The nuclear crisis at Fukushima left Japan between an irradiated rock and a hard, dirty place. Since that lazy adaption of the age-old metaphor makes next to no sense, I’ll explain: After the meltdown at Fukushima to the brink, Japan took to the streets demanding an end to nuclear power. The government took heed, and shut down almost all of the nation’s nuke plants.
Trouble is, those nuke plants power a hell of a lot of Japan. And keeping them offline meant turning to an ugly alternative—hauling in coal, and firing up those nasty, CO2-spewing power plants. That’s according to conventional wisdom of course, which tends to paint such scenarios in dramatic, damned-if-you-do-damned-if-you-don’t binaries. In reality, Japan had a third option, which it’s thankfully embracing—it’s going apeshit on renewable energy.
After promising to shutter its nuclear plants by 2030, Reuters reports that Japan is bankrolling 33,000 non-nuclear clean energy projects by offering up a major new subsidy. It will be enough to add thousands of megawatts of power capacity to the energy-starved nation and spur serious growth in the sector.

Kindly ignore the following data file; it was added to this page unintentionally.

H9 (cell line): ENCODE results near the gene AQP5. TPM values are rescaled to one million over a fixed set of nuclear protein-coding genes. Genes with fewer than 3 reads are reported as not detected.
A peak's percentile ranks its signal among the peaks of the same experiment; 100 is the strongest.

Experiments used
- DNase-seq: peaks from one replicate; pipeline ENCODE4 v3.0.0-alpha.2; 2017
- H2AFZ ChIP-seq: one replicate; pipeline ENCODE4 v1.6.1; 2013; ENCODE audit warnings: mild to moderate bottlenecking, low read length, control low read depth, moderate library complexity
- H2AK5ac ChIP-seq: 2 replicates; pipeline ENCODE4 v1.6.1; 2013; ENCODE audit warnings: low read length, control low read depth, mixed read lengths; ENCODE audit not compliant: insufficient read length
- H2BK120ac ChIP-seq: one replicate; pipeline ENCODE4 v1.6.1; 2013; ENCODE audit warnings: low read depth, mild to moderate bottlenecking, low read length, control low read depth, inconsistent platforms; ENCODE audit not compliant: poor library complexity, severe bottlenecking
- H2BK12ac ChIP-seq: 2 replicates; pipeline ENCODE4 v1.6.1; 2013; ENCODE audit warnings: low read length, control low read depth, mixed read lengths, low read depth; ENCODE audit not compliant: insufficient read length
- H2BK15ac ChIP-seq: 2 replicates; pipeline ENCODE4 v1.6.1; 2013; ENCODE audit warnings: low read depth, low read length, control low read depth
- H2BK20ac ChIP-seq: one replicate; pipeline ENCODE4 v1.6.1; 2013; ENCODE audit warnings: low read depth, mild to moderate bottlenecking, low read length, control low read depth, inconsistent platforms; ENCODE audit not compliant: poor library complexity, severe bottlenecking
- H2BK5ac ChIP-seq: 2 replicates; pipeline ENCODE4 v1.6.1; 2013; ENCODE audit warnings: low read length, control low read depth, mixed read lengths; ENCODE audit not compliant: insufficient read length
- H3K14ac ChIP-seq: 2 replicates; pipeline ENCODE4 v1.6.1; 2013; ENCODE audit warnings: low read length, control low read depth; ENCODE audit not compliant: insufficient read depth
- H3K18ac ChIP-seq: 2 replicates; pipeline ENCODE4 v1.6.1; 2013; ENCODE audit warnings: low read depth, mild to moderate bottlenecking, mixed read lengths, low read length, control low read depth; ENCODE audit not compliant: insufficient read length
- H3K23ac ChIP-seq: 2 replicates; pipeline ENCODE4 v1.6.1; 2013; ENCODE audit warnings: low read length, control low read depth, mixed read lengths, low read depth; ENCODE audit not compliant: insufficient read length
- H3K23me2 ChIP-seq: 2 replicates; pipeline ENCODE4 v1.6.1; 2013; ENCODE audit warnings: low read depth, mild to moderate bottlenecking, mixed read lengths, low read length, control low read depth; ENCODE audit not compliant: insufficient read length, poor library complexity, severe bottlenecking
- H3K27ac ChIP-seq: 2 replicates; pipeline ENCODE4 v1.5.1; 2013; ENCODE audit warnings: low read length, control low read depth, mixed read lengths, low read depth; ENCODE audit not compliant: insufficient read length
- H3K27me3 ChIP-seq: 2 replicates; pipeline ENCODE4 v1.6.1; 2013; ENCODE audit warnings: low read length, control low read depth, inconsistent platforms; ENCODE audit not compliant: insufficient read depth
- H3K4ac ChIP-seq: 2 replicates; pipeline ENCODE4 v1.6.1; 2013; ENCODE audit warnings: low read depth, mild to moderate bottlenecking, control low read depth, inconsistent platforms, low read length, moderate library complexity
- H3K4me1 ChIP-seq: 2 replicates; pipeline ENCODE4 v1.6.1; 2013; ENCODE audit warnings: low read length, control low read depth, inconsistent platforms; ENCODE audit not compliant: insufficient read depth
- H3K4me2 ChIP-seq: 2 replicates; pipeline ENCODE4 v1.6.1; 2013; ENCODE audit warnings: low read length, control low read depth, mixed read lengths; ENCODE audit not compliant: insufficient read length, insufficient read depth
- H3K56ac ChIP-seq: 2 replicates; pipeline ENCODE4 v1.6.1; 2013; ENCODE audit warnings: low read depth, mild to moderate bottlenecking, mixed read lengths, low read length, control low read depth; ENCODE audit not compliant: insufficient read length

The projects include:
- 243 megawatts of solar power from 81 different projects
- 300 MW from new Toshiba offshore wind farms
- 250 MW from two offshore wind farm to be installed north of Tokyo
- 122 MW from a spate of onshore wind projects, and
- 202 MW from rooftop solar that’s already been installed by homeowners across the country.
Clearly, this is just a start. Japan has 282 Gigawatts of total installed capacity of that’s from conventional thermal power (nat gas, coal); 27% is from nuclear plants. Fukushima knocked out 40 GW or so. Intensive energy efficiency measures have helped lower demand, but all the projects described above will only bring a couple GWs back. And yet.
This renewable-friendly policy has just been deployed; expect more renewable projects to roll out at a comparable clip from here on out. And remember—nations can indeed power their economies almost entirely with non-nuclear renewable energy. It’s mostly a matter of will—and Japan’s renewable binge bodes well for its energy future.